Friday, September 25, 2015

Let's Visit the Subway! Post contains neither Pope nor Muppets

seated, after stink eye from NYC travelers
There were numerous causes for anxiety over Labor
Day weekend: flying with a baby, sleeping next to a baby, balancing Javier's theater-work needs, 2 hour breastfeeding cycle, sightseeing and socializing; carting about a car seat, stroller, playpen, etc.; flying with a baby...I raised hesitations frequently enough with Javier that he came close to barking at me; at which point, I quieted down* and eventually relaxed slightly, because let go and let god, right?

*to him
But all worry aside (or because of, if you're anxiously superstitious) the weekend wound up
monkey on his back. slightly excited.
being a graaaaaand week's vacation: spent nourishing time with loved hosts (including night time dining on their Astoria rooftop, tralalala), Fun Home was the most fitting musical adaptation that could have been brought to life from Alison Bechdel's graphic novel, the Public Theater's Odyssey adaptation was spectacular; and the Sparrow's brunch served up rummy egg creams and croissant french toast, while the Baby made eyes at various patrons hunched on barstools.

too young: dazzled by sports bar mega-screen
keeping close watch on suspicious little human with rattle

indifferent to Eyez in Astoria

Long Island City
Long Island City
With so much bloggy fodder, who would suspect a post about a subway station? And who am I? Is it true, that in my middle age (*cringe*) I have suddenly adopted my father's fanatical love of trains (and trolleys. subways are fine; but buses are inferior and good lord noooooo, not those horrid buses masquerading as vintage trolleys for undiscerning tourists). Hardly. I certainly do appreciate the independence afforded by a well developed mass transit system, and being the driving wimp that I am, you won't find me driving in major cities. But the thrill of an engine, the developments over model years, the (/im)precision of timetables? Not so much. But throw in some public art and I'm in. I have been struck by several airport art exhibits in the past and counted myself lucky to have taken part in the University of Michigan Hospital's "Gifts of Art" program a few years ago. Even when the art fails to resonate for me, I appreciate that it was created and funds were freed up to put the works in front of a broad cross section of the population, going about their days. While art installations in public venues are not quite the same thing as the designer's urge to unite an object's beauty and utility, it's not far off. To me, the existence of such programs affirm the psychological boon of encountering art, even if momentarily, casually. Maybe even better if casual? Art without a rarefied gallery air, art as backdrop, which will come to the foreground if given a moment's pause. Even if only one in several hundred passers-by give a few moments of focused attention, it's a worthy program.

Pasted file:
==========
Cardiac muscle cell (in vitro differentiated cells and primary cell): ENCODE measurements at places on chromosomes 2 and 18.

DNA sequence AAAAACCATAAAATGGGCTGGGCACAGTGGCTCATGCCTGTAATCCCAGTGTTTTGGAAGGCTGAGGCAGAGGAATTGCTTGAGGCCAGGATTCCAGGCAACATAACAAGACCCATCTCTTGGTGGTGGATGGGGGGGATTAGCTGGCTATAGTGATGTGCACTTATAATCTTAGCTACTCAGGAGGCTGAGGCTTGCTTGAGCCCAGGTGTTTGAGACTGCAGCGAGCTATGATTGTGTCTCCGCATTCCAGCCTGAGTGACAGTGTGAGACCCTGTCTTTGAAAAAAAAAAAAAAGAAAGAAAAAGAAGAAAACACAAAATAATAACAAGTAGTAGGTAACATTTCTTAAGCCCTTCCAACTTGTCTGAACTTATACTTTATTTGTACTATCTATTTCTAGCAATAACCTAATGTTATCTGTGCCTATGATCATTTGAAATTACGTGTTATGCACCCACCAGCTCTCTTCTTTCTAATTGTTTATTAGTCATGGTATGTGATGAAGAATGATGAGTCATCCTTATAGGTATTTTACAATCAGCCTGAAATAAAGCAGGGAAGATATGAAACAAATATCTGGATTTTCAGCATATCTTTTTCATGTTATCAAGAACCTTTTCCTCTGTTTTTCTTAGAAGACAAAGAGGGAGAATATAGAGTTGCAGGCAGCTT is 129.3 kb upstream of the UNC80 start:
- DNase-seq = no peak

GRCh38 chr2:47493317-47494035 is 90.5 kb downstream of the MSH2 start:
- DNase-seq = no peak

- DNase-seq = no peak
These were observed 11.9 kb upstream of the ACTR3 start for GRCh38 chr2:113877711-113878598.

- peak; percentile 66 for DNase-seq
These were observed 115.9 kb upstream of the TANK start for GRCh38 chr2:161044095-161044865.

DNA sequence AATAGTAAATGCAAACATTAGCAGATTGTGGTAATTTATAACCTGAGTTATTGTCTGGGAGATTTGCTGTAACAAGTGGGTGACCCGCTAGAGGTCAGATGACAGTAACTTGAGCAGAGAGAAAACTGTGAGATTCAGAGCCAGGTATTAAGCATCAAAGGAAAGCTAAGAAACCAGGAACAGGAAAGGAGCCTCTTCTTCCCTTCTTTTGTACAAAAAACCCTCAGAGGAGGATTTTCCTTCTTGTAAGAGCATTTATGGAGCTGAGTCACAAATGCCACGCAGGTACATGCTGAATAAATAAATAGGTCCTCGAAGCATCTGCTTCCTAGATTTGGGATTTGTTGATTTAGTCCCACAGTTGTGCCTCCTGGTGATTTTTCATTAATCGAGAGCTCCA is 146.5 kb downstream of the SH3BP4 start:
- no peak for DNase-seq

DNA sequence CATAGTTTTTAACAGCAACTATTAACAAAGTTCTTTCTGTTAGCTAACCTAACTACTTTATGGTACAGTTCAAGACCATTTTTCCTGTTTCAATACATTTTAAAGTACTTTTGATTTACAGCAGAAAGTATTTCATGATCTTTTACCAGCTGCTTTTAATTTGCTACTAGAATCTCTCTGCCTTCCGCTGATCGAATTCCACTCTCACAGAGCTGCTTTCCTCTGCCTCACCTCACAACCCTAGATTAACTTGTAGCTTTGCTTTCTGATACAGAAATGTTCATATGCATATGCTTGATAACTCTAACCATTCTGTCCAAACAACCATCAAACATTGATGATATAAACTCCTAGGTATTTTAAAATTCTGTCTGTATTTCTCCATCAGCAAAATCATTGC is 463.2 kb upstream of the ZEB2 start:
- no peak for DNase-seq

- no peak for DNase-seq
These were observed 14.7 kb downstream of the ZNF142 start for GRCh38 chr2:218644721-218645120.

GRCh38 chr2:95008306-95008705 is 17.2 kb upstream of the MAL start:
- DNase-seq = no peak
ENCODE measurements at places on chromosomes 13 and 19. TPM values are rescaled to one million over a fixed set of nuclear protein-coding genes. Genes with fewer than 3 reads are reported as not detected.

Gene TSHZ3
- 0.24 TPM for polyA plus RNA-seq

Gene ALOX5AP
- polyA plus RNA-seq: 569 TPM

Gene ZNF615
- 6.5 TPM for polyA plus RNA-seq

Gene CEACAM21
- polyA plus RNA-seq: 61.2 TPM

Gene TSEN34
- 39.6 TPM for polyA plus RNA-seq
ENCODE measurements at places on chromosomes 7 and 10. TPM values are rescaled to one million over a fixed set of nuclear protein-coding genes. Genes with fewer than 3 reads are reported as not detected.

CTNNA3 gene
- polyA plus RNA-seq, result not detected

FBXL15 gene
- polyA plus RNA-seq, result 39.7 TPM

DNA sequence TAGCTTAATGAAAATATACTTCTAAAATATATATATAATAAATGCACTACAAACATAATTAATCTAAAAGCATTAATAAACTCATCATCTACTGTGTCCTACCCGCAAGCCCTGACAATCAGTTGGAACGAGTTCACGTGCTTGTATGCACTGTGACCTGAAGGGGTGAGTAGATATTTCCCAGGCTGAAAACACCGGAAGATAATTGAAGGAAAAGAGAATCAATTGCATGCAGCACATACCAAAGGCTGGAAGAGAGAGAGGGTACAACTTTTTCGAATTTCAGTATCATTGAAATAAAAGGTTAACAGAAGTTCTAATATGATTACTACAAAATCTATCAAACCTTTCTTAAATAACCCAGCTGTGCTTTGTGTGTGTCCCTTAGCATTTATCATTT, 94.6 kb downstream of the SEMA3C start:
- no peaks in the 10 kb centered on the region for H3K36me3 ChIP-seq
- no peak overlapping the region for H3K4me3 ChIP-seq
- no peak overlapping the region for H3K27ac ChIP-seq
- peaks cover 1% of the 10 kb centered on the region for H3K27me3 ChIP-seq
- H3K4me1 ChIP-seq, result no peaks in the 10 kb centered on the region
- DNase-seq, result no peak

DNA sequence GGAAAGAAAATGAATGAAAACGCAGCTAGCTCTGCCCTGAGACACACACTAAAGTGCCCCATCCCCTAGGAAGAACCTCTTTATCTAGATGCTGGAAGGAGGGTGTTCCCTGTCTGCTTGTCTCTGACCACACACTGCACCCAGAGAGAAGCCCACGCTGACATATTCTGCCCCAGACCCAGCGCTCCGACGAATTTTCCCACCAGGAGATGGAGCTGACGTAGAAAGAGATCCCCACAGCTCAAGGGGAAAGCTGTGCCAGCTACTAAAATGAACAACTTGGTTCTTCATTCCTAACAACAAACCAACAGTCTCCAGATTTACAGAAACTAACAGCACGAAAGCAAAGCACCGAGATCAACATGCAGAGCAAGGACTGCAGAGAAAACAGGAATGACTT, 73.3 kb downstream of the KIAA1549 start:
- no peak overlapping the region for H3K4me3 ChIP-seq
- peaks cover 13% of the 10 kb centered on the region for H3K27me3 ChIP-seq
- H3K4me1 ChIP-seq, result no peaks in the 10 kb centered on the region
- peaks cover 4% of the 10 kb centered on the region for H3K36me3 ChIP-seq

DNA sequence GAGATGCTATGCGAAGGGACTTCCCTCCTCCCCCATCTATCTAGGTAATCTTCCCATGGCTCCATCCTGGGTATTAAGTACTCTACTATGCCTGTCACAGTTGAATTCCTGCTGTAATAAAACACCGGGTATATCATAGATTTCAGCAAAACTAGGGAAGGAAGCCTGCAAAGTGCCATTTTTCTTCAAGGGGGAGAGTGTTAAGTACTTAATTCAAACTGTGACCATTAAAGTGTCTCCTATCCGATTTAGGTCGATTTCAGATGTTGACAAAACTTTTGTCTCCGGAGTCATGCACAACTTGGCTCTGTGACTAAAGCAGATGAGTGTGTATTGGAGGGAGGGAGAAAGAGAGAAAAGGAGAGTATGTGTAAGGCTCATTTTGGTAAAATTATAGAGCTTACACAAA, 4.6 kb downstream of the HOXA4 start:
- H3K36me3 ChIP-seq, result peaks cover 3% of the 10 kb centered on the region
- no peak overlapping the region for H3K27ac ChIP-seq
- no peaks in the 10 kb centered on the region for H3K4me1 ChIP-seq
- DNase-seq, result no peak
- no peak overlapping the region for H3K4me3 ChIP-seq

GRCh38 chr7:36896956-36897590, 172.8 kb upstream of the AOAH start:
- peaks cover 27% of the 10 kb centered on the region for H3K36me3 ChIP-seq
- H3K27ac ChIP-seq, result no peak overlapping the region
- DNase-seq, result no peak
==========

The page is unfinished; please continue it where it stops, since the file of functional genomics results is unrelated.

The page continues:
And so it is, with some fabulous subway stops. The MTA Arts for Transit Design Team and American Museum of Natural History finished their collaborative renovation of the 81st and Central Park West stop in 1999. The uptown and downtown stairways and platforms explore animal life, the earth's geology and (less so) the heavens, and are collectively titled "For Want of a Nail," as in:

For the want of a nail the shoe was lost,
For the want of a shoe the horse was lost,
For the want of a horse the rider was lost,
For the want of a rider the battle was lost,
For the want of a battle the kingdom was lost,
And all for the want of a horseshoe-nail
-- Benjamin Franklin

(there are apparently all manner of variations of this, over the centuries. While not speaking to the neglect aspect -- not maintaining the horseshoe -- this also makes me think of the Butterfly effect)

The ornate tile work below is hinted at by these uptown stair parrots
Blurry, but beckoning.
Quail, shadowed by an extinct species. This brilliant "shadowing" was done throughout

Echidna? or more likely kiwi...
 This alligator (crocodile?) was my favorite, with the lower part of its body and tail spelled out with the dun colored floor tiles. I could have spent so much more time with these designs! But we were on a mission to catch the Odyssey in Central Park. So on we marched, with me exclaiming and Javier noting we could return this way (but alas, we were more tired and focused on returning to La Bebe by night's end). More details and images here and here. The downtown stop was devoted to very touchable fossil casts -- quite cool -- but the glass tiles are what I most loved.
Each tile piece is well incorporated with surroundings

star tiles also lovely.
Mundane by comparison, but the curvy letters quite appealing

What an 8! How about that S??


  1. I think the little flightless bird is a kiwi

    1. Aha! thank you. so echidnas are in australia and kiwis in new zealand only? must google more.